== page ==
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METASTATIC CALCIFICATION AND NEPHROCALCINOSIS FROM MEDICAL TREATMENT OF PEPTIC ULCER

ISIDORE SNAPPER, M.D.; WILLIAM G. BRADLEY; VERNON E. WILSON, M.D.
AMA Arch Intern Med. 1954;93(6):807-817. doi:10.1001/archinte.1954.00240300001001.
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INTEREST in the problem of the deposition of calcium in abnormal locations, that is, in subcutaneous tissue and visceral organs, has been revived by the relatively recent publication of Burnett and associates of a study of six cases of metastatic calcification related to excessive ingestion of alkali and milk in patients with ulcers of the stomach.6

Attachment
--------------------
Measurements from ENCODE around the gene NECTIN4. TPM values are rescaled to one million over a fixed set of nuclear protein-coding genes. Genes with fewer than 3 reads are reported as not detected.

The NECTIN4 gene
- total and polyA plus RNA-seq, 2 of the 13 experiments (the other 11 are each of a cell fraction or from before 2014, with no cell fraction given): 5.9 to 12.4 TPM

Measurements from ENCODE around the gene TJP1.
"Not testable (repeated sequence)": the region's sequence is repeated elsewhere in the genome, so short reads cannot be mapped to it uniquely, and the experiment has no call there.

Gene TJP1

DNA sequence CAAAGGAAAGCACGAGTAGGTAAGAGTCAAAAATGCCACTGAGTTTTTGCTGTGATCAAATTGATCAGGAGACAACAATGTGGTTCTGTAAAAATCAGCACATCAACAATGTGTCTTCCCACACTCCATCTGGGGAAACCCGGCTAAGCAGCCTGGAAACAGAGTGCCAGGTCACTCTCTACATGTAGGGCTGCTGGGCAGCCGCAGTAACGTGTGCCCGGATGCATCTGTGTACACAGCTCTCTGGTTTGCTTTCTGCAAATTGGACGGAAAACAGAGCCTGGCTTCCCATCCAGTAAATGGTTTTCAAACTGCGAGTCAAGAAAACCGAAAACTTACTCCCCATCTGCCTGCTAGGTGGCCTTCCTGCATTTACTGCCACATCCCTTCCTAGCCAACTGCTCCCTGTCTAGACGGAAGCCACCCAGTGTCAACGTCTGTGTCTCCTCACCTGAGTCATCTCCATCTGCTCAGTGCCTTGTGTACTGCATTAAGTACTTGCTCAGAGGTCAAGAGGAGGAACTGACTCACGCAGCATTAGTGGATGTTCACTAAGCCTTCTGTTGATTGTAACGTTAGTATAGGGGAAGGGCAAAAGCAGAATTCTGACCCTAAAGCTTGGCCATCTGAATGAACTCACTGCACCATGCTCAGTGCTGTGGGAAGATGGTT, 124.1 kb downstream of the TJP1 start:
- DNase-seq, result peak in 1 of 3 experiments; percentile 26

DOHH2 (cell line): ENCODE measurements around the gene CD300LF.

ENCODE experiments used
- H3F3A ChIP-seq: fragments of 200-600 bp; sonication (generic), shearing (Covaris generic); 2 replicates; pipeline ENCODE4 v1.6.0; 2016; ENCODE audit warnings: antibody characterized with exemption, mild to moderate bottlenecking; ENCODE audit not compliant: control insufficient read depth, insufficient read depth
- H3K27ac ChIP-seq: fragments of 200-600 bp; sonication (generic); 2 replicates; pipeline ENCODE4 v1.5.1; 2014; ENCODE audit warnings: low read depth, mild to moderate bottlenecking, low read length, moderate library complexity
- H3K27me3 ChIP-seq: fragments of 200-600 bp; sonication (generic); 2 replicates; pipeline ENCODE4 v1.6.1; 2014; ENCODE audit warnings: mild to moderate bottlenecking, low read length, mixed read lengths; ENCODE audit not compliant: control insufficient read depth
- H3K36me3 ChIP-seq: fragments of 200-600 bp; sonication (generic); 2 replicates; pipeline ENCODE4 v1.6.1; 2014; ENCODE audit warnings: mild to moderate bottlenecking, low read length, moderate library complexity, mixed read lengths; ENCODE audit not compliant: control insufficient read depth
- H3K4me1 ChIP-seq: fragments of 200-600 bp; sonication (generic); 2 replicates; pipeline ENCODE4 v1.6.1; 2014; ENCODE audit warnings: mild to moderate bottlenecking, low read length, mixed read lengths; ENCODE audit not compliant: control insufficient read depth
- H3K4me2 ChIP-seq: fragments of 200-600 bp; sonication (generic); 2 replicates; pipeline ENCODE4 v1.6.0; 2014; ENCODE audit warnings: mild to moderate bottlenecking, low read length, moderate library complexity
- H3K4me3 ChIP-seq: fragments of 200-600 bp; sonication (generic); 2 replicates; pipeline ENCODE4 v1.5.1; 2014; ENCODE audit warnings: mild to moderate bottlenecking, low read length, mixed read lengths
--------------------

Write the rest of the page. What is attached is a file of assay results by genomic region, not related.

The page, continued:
GENERAL COMMENTS ON METASTATIC CALCIFICATION  Metastatic calcification may be caused by many different conditions in addition to that listed above, and the following ailments should be mentioned: ( 1) administration of excessive amounts of vitamin D; (2) hyperparathyroidism; (3) chronic renal disease in young persons, leading to long-standing acidosis; (4) complete immobilization in patients with fractures treated with extensive plaster casts or during wide-spread paralysis in poliomyelitis; (5) chronic lower nephron nephrosis or so-called tubular acidosis.17Metastatic calcification also occurs in rapidly spreading osteolytic malignant lesions of the skeleton. The tendency to metastatic

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